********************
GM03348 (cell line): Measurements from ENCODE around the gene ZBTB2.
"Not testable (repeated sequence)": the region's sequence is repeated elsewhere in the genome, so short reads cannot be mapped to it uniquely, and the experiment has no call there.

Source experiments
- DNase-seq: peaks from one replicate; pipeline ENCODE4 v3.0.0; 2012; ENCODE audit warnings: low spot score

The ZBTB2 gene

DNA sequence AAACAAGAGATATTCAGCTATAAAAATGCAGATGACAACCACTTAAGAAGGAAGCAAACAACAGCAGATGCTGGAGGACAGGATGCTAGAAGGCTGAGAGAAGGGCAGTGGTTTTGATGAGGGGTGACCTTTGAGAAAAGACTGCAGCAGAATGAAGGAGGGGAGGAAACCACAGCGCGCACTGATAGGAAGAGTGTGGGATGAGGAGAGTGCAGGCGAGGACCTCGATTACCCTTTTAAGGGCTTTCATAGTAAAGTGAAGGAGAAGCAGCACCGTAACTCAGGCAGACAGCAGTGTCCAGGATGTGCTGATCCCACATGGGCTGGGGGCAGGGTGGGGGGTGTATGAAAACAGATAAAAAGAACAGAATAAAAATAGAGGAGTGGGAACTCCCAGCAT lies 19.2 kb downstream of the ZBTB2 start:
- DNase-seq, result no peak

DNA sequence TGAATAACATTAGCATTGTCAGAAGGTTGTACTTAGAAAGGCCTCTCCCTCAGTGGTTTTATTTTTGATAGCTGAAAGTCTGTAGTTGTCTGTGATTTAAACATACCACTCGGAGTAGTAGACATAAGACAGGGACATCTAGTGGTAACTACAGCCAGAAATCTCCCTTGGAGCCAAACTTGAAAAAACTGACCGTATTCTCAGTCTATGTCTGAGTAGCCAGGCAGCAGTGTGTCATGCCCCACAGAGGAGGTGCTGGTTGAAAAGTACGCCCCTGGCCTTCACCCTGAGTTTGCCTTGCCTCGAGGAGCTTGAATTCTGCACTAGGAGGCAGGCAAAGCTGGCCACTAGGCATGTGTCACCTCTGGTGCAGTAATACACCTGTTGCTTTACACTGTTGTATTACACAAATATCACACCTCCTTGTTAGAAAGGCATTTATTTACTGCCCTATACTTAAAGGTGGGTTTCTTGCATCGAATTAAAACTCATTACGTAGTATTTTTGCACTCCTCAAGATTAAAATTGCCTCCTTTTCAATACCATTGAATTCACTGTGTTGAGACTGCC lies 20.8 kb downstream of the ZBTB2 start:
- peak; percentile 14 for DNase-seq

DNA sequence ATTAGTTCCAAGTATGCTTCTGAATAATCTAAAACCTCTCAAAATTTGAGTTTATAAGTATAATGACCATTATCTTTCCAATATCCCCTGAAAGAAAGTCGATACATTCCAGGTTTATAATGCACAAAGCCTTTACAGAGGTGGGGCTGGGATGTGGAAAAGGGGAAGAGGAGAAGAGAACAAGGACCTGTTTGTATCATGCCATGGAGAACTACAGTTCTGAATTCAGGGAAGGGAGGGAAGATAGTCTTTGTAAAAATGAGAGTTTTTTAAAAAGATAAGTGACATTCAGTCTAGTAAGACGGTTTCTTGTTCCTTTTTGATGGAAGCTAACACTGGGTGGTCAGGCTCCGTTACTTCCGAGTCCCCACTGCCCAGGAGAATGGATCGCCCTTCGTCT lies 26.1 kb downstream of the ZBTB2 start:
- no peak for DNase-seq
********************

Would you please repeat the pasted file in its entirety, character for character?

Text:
GM03348 (cell line): Measurements from ENCODE around the gene ZBTB2.
"Not testable (repeated sequence)": the region's sequence is repeated elsewhere in the genome, so short reads cannot be mapped to it uniquely, and the experiment has no call there.

Source experiments
- DNase-seq: peaks from one replicate; pipeline ENCODE4 v3.0.0; 2012; ENCODE audit warnings: low spot score

The ZBTB2 gene

DNA sequence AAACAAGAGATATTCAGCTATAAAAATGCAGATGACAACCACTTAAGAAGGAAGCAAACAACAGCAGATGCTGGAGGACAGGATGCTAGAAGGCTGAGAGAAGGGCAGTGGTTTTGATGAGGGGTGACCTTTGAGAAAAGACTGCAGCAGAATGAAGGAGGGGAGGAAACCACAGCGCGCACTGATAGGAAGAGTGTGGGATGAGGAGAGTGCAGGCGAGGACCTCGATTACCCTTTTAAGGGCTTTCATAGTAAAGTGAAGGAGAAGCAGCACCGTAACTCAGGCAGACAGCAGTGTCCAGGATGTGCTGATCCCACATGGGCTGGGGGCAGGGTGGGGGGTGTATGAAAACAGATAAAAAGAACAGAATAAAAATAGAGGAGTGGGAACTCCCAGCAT lies 19.2 kb downstream of the ZBTB2 start:
- DNase-seq, result no peak

DNA sequence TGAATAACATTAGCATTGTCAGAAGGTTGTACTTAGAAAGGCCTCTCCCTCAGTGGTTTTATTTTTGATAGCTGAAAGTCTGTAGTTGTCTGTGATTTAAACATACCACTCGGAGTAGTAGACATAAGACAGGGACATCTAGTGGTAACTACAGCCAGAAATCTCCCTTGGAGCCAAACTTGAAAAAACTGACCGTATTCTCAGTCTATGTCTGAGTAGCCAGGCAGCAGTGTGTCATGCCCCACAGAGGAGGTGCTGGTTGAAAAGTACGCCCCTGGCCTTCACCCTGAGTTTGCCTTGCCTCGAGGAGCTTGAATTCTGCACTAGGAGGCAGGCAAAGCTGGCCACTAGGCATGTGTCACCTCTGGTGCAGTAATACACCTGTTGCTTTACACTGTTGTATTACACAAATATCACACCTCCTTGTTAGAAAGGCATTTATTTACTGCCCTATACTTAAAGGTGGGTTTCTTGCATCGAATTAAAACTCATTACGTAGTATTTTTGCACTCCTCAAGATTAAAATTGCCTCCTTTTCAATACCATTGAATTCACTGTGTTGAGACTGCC lies 20.8 kb downstream of the ZBTB2 start:
- peak; percentile 14 for DNase-seq

DNA sequence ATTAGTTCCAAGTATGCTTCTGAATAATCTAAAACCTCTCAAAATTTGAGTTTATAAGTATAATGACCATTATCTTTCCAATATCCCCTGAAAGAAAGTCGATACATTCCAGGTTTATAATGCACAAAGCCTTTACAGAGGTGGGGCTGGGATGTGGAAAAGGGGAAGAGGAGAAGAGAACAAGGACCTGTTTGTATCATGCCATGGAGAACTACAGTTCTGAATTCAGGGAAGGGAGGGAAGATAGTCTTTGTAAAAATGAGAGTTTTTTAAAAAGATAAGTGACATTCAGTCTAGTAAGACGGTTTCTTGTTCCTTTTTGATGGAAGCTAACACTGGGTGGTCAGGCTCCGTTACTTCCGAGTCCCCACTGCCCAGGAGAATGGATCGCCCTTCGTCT lies 26.1 kb downstream of the ZBTB2 start:
- no peak for DNase-seq